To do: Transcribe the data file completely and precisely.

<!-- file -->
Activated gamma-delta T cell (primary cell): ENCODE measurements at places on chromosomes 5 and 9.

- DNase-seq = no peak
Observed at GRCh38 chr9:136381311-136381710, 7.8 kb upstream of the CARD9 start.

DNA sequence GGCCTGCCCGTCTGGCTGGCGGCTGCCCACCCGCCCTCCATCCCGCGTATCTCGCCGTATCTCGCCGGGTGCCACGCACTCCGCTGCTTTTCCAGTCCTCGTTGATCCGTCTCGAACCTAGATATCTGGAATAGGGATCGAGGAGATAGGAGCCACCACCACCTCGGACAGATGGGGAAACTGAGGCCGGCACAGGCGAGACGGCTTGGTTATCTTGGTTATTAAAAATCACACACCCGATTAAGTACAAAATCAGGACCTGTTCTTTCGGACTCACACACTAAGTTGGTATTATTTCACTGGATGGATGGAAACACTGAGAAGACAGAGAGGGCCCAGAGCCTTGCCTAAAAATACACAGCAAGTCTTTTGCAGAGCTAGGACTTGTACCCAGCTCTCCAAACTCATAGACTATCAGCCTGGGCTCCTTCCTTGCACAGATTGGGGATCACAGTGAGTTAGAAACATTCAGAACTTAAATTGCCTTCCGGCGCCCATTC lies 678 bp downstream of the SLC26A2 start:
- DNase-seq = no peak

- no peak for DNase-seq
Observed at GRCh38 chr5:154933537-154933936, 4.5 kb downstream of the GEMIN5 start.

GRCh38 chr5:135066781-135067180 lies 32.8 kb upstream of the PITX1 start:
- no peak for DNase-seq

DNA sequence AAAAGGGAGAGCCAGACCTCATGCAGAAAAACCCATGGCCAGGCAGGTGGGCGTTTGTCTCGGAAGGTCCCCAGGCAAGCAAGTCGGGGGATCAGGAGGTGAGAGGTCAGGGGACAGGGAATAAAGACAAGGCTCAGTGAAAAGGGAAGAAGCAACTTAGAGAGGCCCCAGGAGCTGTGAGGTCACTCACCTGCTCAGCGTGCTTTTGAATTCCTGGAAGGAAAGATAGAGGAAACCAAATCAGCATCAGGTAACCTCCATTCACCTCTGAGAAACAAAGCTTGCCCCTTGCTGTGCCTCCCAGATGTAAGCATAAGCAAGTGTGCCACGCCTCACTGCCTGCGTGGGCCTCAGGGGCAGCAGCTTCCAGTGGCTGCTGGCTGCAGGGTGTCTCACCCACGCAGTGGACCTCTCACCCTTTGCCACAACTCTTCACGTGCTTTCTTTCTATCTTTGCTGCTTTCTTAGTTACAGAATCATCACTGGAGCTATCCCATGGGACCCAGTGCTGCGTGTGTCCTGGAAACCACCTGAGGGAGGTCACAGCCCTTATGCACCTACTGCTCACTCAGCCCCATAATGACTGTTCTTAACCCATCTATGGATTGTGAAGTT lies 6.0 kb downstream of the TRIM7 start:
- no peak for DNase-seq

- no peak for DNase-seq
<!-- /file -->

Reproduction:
Activated gamma-delta T cell (primary cell): ENCODE measurements at places on chromosomes 5 and 9.

- DNase-seq = no peak
Observed at GRCh38 chr9:136381311-136381710, 7.8 kb upstream of the CARD9 start.

DNA sequence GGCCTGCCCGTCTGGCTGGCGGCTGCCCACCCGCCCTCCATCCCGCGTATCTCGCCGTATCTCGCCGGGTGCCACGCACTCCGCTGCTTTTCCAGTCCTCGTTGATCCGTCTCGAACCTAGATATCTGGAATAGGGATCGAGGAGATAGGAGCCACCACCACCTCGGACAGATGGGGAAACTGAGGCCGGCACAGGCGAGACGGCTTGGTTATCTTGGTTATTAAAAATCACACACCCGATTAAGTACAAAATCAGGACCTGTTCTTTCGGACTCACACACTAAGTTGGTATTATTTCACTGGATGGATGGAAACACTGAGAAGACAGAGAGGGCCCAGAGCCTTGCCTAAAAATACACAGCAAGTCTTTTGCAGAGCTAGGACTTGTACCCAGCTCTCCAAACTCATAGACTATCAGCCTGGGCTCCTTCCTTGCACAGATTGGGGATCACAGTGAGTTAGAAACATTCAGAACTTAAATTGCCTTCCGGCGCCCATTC lies 678 bp downstream of the SLC26A2 start:
- DNase-seq = no peak

- no peak for DNase-seq
Observed at GRCh38 chr5:154933537-154933936, 4.5 kb downstream of the GEMIN5 start.

GRCh38 chr5:135066781-135067180 lies 32.8 kb upstream of the PITX1 start:
- no peak for DNase-seq

DNA sequence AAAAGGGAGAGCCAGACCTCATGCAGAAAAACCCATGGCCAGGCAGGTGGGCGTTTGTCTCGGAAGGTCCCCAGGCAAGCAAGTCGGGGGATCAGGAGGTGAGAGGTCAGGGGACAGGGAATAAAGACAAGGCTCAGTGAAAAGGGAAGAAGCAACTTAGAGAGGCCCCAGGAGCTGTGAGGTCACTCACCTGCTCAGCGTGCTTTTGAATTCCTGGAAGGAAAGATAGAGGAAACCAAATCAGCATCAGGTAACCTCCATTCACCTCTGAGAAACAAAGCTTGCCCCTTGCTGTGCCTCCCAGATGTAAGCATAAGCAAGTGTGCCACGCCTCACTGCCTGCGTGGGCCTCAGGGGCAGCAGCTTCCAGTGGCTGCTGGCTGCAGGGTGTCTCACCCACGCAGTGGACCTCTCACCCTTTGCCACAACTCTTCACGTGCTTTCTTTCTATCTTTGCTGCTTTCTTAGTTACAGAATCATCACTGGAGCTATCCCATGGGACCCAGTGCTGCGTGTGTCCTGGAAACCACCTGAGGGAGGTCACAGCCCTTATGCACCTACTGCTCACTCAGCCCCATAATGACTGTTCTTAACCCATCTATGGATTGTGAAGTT lies 6.0 kb downstream of the TRIM7 start:
- no peak for DNase-seq

- no peak for DNase-seq